And then a kerosene heater appeared. I said, “I might be able to use that until I get gas installed.” So into the truck it went, little knowing that I was about to get a crash education in the care and maintenance of kerosene heaters.

Getting the thing home, I got to work. There was a humonguous mouse nest above one side of the tank, and dirt dauber nests, as usual with anything not stored in a house, filled every hole and caked several surfaces (the dirt dauber is a wasp, but a docile one, more annoying than scary). Between chipping off wasp-caked mud with a screwdriver, and blowing out general dirt with a compressor, I probably lightened the thing by a pound or so. The adjustment knob turned only a couple of clicks, and the ignitor lever moved maybe 1/4 of the way across, even after the cleaning. I’d never dealt with a kerosene heater before, so I really had little clue. My first confirmation that all was not right came from reading the instructions on the side: it told me if the ignitor batteries were dead, I could lift the chimney and light the wick with a match. I couldn’t lift the chimney.

Like any good geek faced with such a problem, I turned to my trusty iBook and typed "Everglow P-E12" (the make & model) into Google — and was rewarded with a link to a manual and all sorts of other info. Yee-haa! The chimney (or rather, the catalytic converter) was supposed to come off, so I applied a little force. As it turns out, you’re not supposed to store these heaters with kerosene in them, and this one had over 3/4 tank — it must have been sitting for a few years, because the kerosene had gunked up and glued everything together. I would have figured they would have known better. Following the instructions, I got to the wick (varnish-glued into place, which is why the adjustment knob wasn’t turning much) and got it loose. I scraped and wet-sanded off most of the gunk and some of the rust, and put everything back together. Now everything was acting like it should, but it was too late to do much of anything with it. I sent the website owner a thank-you email and went to bed.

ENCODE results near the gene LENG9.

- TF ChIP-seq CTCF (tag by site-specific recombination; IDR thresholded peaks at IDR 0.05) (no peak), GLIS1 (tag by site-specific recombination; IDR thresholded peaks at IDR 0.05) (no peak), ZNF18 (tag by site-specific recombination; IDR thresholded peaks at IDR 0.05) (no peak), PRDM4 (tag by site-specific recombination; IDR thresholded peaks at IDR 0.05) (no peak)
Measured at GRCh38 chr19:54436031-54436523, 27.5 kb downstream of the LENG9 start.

This morning, I found an reply with some further advice about getting it going (drain the old kerosene and put a little wood alcohol in the fresh fuel), with some encouragement: “Even rusty, it is worth rebuilding. Nothing modern comes close to the quality put into that old heater.” He also confirmed my suspicions, which I’d guessed by reading his website, that it will likely need a new wick and it’s probably going to cook me out of the outbuilding if I use it in there. It will be good for winter nights in the garage, though, and as a backup in the house when the electricity goes out.

Oh, and the friends have a friend who’s an HVAC guy; he’s more or less lined up to install the gas heater in the outbuilding as soon as I can find a tank.

It’s nice to luck into useful stuff, but frankly I’d like a break for the next couple of weekends instead.

Saturday, October 07, 2006 4 comments

Silver Linings

Yet another non-slackerly weekend, with Mrs. Fetched volunteering me to help out the church at the community yard sale. Getting up at 6-something on a weekend bites, there ain’t no two ways around it. The mercury hovered at just over 40 degrees this morning, and the sweater I grabbed at the last second was barely enough (if that) to keep the chill at bay. It didn’t help that the restaurant on-site wasn’t ready to serve coffee until an hour after I got there.

But every cloud must have a silver lining, and I managed to find one. A community yard sale means that most sellers will be there, because most buyers will be there, because most sellers will be there. A wonderful example of recursion. To cut a long story short, I found a small refrigerator for $10. It wasn’t quite as big as I would have liked, and the shelves are missing. But it has two major things in its favor: it works, and I saved $100 over buying a new one. Of course, I had to go buy some beer for it on the way home. Even better, Mrs. Fetched thinks we might have some shelves that will fit it if we dig around (and I think we have an ice tray or two). The guy selling them had two, and I grabbed the better one: no rust on top and the seal looks good.